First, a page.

Thursday, February 15, 2007

An Arabian Mare's Tragic Death Due to the Halter Divisions' Dirty Little Secret

I've been writing about the importance of being an advocate for your horse. Many of the things that happen to horses happen in public but some of things unscrupulous trainers know better than to do when owners are watching. That is the case here.

A couple of years ago I got a call about an Arabian mare that had foundered. Her owner wasn't in the position to put the money into trying to save her but was willing to sign her over to someone who would be willing to give the horse a chance. I had followed this mare since her birth. She was by one of the top stallions and out of a wonderful mare that had belonged to a friend of mine. A lovely mare who found herself in this position because of one of the Arabian horse industry's dirty little secrets.

There's lots of discussion both in our industry and throughout the rest of the horse industry about the way that Arabian horses are shown at halter. Some love it and think it fun. Some hate it and think it's an unnatural position for the horse. Some hate it because they believe that the horse is abused to get it to show in this manner. There's lots of talk about whip abuse and halter. But how many people actually know about the procedure of tying a horse off the wall?

This method is used to "teach" the horse to stay up high with it's head and neck while giving (relaxing) through the throatlatch. The goal is to get the horse coming as straight up out of the whithers as possible before it breaks over and comes forward resulting in the posture you see on the neck of the top halter horses.

The actual process involves placing a ring on the wall of the horse's stall high over the horse's head. The lead is pulled through the ring and the horse is pulled off it's front feet. The horse is then tied in that position. Eventually the horse will become tired and collapse, relaxing at the throatlatch - which is what they are trying to teach the horse to do.

Some horses will freak out from being tied like this and will flail around. That is what happened with the Arabian mare here. She was frightened and thrashed around, caved in one side of her face, injured her neck and her shoulder. The trainer sent the horse home on a van not telling the owner about the injury. The vet bill arrived before the mare actually arrived back in our state. This was the owner's first hint that anything was wrong with her horse.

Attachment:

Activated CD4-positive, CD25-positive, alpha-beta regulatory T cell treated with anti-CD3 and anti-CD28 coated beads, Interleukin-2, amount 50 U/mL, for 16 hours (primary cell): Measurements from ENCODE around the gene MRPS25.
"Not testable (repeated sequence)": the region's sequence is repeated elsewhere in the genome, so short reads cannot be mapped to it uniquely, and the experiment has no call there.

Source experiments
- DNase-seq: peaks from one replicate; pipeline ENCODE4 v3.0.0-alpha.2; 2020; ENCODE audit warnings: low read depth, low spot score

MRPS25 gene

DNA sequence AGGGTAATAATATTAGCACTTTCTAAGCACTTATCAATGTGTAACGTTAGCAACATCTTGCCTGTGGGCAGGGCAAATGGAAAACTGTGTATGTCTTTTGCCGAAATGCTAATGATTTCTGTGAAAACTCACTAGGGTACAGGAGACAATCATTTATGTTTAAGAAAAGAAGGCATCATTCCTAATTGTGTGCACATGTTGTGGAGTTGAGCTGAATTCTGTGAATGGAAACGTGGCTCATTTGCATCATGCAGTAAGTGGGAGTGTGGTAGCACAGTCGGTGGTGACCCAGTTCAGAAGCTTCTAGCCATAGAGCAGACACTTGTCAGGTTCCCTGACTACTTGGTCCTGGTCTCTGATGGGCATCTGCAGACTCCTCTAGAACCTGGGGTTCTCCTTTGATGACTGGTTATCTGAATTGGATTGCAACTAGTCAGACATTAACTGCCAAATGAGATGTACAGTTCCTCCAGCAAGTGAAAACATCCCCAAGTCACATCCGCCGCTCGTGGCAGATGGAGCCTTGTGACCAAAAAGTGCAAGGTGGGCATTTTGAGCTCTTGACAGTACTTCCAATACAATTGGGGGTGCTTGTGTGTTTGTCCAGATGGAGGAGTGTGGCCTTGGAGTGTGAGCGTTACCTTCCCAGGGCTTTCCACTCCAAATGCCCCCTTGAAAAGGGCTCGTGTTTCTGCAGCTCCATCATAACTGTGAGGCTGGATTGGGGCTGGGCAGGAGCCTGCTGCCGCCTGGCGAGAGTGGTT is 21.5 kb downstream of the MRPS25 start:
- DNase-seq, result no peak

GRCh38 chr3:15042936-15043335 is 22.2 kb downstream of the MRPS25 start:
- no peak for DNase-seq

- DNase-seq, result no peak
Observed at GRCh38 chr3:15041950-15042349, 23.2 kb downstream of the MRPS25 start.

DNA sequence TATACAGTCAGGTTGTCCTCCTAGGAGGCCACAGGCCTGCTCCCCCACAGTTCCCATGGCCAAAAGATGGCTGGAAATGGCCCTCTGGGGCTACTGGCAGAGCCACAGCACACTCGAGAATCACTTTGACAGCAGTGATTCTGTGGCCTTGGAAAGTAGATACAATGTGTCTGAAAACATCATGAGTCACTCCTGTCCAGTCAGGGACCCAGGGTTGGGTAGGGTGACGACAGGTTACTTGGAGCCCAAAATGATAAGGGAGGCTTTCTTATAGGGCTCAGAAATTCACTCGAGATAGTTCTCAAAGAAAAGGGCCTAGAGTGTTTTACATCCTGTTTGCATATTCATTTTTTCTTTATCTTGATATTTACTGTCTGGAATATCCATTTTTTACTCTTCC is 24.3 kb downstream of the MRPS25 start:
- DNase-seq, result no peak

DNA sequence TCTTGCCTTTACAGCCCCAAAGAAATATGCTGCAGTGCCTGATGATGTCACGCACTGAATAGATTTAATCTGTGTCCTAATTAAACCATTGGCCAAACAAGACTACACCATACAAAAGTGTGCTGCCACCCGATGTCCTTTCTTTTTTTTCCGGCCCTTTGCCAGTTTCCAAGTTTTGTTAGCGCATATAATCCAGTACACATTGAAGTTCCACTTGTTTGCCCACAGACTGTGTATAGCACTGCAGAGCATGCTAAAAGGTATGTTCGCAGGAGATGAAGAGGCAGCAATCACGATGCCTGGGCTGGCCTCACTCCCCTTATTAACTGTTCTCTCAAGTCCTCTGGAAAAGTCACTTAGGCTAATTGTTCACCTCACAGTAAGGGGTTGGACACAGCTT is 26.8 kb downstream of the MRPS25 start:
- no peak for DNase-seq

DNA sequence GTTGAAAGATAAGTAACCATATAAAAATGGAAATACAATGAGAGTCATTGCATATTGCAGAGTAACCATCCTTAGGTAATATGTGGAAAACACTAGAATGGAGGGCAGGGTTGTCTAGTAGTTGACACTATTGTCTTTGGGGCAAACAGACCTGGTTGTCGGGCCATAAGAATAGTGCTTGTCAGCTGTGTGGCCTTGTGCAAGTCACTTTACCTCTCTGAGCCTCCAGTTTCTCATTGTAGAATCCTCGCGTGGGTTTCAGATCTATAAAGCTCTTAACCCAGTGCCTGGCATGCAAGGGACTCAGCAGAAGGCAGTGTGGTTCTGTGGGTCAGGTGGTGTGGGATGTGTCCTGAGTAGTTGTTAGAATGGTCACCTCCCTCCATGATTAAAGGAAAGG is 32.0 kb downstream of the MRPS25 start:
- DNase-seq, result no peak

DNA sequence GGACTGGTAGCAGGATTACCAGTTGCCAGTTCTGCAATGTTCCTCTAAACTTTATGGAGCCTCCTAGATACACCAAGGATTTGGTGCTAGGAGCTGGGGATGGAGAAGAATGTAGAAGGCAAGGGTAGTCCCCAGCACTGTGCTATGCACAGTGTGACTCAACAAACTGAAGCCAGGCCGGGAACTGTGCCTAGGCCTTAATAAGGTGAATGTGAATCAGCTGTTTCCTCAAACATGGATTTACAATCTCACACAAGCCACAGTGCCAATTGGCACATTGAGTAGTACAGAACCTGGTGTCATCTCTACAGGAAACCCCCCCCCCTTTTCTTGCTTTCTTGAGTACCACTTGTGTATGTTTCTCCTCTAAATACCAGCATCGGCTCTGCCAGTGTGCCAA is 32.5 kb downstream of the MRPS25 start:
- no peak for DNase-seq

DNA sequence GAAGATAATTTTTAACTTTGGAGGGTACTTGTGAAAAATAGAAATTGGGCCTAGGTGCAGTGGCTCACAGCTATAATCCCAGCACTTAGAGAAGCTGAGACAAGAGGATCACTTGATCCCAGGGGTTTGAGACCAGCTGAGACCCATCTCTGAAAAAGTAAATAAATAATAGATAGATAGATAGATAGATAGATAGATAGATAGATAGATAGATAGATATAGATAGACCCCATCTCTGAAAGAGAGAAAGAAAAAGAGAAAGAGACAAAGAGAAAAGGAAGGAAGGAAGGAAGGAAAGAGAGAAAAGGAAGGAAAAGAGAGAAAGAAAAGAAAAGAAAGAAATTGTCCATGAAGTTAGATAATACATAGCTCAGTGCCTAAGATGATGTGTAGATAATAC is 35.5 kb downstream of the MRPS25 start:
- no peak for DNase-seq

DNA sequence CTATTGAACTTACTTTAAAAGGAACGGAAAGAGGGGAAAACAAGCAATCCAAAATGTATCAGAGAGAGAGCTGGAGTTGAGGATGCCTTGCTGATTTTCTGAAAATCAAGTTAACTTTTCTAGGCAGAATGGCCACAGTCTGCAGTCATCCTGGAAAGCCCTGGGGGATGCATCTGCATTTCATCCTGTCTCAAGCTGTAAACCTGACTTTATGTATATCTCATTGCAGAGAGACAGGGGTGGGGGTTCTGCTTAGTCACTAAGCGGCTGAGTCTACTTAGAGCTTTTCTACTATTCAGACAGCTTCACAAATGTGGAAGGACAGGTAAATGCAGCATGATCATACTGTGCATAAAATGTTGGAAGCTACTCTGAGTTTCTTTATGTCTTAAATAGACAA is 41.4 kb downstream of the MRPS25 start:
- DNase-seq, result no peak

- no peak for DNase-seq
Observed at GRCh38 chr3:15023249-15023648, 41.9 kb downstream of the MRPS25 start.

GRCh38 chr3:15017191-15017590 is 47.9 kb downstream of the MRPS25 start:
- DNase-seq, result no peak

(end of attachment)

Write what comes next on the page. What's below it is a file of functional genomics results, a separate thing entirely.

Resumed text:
Because I know this mare from the time she was a yearling, I knew that she had not been born with any sign of a clubfoot. When the mare did arrive she had the visible damage to the side of her face and the beginnings of a club foot. Over the following year, that foot became more and more club, ending up with the foot being straight up like a stovepipe. The most clubbed foot I have ever seen. From that and probably the discomfort of the rest of her injury, which was still undetected, the mare foundered. The owner did what she could but the mare just got worse and worse until finally reaching the stage that the owner signed her over to a friend of mine.

I picked up the mare and delivered her to my friend, Bev, who did everything she could to make the mare comfortable. Bev had the horse examined by a vet and equine chiropractor. The mare was diagnosed with the equivalent of a soft tissue broken neck and given regular treatments to ease her pain and discomfort and hopefully save her life. It was clear to those who worked on the horse that the only way she could have sustained this type of injury was through something like tying her off the wall. It was also accepted that the founder was most likely a direct result of the dramatic clubfoot, which in turn resulted from the injury. The mare was putting more weight on her heel to compensate for the pain she was in, thus causing abnormal growth in the heel resulting in the clubfoot.